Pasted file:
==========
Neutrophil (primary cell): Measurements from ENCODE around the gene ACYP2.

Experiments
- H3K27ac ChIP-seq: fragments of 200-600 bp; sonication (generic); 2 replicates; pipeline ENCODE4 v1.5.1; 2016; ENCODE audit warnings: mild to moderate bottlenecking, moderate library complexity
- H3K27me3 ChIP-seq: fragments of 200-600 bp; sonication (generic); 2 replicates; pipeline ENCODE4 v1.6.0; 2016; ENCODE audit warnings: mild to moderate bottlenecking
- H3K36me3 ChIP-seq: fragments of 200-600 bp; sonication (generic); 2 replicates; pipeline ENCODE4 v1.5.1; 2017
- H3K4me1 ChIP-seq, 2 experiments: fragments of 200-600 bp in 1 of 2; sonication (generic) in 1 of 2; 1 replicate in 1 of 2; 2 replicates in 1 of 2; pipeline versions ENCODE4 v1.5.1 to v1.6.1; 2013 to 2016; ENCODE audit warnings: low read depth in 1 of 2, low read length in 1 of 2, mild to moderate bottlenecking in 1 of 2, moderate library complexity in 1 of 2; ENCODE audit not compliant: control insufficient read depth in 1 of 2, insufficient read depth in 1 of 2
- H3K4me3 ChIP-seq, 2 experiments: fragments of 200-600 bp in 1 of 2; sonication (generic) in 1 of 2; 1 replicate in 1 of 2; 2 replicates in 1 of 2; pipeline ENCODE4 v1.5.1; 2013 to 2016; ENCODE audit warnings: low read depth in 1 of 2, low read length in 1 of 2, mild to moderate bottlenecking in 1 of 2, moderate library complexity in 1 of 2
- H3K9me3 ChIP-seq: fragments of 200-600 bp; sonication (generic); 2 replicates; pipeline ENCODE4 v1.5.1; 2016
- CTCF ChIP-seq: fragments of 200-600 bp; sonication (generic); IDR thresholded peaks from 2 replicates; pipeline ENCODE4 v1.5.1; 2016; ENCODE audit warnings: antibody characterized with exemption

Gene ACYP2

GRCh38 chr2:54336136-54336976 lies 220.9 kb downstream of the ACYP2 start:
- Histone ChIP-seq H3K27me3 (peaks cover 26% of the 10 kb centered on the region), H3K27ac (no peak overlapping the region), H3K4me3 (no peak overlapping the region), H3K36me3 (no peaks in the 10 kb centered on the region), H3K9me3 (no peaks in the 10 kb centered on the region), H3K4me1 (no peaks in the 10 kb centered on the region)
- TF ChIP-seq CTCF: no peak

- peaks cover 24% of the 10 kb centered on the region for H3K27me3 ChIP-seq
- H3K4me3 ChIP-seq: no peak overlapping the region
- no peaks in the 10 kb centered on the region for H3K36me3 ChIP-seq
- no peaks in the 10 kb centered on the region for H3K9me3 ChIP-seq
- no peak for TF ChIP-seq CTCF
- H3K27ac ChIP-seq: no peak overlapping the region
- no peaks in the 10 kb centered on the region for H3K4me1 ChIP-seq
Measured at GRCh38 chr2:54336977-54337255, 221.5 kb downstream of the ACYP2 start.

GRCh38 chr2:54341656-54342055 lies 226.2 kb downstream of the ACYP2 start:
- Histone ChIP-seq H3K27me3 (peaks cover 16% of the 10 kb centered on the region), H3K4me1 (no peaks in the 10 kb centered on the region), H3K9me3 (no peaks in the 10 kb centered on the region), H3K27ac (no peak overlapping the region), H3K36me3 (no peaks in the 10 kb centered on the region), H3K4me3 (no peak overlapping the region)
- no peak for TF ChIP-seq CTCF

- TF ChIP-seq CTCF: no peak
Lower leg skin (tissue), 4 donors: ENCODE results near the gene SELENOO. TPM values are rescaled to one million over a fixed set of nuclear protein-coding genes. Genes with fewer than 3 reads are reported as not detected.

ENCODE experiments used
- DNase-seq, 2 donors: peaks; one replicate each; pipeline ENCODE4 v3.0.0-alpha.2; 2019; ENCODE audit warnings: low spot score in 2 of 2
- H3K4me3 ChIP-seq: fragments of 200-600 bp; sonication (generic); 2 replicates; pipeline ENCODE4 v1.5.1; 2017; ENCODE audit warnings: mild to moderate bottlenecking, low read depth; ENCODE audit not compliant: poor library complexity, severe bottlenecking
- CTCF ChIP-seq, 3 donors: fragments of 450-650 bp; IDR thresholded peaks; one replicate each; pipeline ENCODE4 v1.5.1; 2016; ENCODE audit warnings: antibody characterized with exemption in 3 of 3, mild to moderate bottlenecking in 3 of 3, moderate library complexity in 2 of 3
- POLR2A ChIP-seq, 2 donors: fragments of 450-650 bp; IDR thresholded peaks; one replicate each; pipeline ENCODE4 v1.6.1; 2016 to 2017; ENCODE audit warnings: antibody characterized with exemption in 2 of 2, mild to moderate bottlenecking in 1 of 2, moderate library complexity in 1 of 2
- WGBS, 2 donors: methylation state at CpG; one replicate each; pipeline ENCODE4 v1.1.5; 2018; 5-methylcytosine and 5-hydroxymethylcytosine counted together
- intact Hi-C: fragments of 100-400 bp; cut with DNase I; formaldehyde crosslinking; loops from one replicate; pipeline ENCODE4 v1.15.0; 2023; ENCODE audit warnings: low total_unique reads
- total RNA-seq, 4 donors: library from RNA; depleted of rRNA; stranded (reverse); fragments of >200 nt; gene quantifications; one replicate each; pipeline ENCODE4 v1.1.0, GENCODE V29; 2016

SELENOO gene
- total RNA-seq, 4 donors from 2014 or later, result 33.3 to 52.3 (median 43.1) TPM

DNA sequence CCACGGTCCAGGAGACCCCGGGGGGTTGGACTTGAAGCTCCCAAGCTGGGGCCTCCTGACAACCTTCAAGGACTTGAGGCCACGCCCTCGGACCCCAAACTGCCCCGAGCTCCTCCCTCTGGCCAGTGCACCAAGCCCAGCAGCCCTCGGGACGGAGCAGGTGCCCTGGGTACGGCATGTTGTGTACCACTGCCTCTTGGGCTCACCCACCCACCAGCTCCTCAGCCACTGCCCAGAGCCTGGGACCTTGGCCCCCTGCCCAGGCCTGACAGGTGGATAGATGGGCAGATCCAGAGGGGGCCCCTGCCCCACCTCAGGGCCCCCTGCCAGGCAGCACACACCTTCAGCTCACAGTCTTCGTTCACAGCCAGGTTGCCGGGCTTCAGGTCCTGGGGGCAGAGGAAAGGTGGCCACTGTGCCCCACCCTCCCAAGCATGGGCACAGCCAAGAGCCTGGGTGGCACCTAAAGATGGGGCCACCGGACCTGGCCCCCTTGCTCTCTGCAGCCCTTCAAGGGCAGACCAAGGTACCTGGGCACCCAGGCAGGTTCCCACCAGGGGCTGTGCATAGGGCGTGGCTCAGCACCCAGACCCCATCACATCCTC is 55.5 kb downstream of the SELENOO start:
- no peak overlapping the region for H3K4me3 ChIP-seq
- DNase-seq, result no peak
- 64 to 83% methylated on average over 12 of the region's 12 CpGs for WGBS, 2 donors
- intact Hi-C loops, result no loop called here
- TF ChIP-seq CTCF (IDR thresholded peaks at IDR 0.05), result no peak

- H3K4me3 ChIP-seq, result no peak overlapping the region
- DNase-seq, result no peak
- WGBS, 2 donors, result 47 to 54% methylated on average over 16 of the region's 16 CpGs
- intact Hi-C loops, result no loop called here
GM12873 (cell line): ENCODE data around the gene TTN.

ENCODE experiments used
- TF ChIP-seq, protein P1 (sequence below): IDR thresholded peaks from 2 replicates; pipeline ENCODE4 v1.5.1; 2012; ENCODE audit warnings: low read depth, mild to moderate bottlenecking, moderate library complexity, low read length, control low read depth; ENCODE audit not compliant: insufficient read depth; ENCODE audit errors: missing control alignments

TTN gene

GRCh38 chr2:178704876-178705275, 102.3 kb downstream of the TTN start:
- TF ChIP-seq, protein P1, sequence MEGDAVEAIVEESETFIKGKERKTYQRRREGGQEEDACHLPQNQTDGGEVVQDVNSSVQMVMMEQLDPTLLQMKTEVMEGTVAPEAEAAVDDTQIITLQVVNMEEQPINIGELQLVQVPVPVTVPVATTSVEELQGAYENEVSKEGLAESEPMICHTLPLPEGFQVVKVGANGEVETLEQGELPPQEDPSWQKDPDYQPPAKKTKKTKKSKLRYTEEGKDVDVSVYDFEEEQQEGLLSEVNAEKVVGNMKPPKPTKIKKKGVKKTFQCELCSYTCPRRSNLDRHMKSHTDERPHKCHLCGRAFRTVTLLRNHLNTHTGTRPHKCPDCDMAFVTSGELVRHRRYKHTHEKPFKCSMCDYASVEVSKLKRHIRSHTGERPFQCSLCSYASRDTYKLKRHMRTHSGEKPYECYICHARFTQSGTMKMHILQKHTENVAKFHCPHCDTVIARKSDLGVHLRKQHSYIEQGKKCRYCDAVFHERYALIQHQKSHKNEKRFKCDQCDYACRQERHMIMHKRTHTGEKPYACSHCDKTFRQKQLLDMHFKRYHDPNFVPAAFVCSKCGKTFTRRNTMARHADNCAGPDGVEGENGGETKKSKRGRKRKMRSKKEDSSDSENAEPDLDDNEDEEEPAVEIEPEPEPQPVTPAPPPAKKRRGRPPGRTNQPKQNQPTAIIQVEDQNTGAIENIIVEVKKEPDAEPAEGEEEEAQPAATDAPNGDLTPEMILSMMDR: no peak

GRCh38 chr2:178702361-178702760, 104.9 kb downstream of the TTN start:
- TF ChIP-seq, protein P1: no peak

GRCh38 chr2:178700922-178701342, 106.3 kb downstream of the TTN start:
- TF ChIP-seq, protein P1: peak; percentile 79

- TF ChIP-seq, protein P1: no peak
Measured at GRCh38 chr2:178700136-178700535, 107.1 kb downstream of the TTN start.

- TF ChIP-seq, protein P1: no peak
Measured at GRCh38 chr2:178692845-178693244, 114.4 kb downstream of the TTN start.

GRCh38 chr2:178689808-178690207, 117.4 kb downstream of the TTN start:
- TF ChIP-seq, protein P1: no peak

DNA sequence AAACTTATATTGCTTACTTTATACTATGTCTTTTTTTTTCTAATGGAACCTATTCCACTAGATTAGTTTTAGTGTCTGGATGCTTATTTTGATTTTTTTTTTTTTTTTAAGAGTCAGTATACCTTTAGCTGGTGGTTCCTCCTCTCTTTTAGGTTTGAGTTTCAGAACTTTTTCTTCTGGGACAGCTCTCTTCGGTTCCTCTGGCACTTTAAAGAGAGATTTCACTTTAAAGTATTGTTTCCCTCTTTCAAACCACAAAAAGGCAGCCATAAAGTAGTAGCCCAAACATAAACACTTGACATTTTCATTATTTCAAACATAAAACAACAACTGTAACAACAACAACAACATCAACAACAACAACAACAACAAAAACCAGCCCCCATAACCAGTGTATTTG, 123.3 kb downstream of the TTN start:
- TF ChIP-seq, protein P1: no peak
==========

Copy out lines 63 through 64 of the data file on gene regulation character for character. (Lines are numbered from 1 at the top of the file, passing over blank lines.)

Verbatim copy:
DNA sequence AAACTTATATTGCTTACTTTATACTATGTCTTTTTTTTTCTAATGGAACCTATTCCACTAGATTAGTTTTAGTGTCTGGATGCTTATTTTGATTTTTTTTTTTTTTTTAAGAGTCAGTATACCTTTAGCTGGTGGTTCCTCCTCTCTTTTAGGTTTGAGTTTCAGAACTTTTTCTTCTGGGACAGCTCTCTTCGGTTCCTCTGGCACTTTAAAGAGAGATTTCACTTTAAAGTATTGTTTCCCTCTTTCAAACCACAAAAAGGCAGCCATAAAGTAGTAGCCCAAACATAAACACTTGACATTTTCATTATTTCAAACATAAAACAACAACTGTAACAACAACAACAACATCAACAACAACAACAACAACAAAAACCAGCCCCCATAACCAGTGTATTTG, 123.3 kb downstream of the TTN start:
- TF ChIP-seq, protein P1: no peak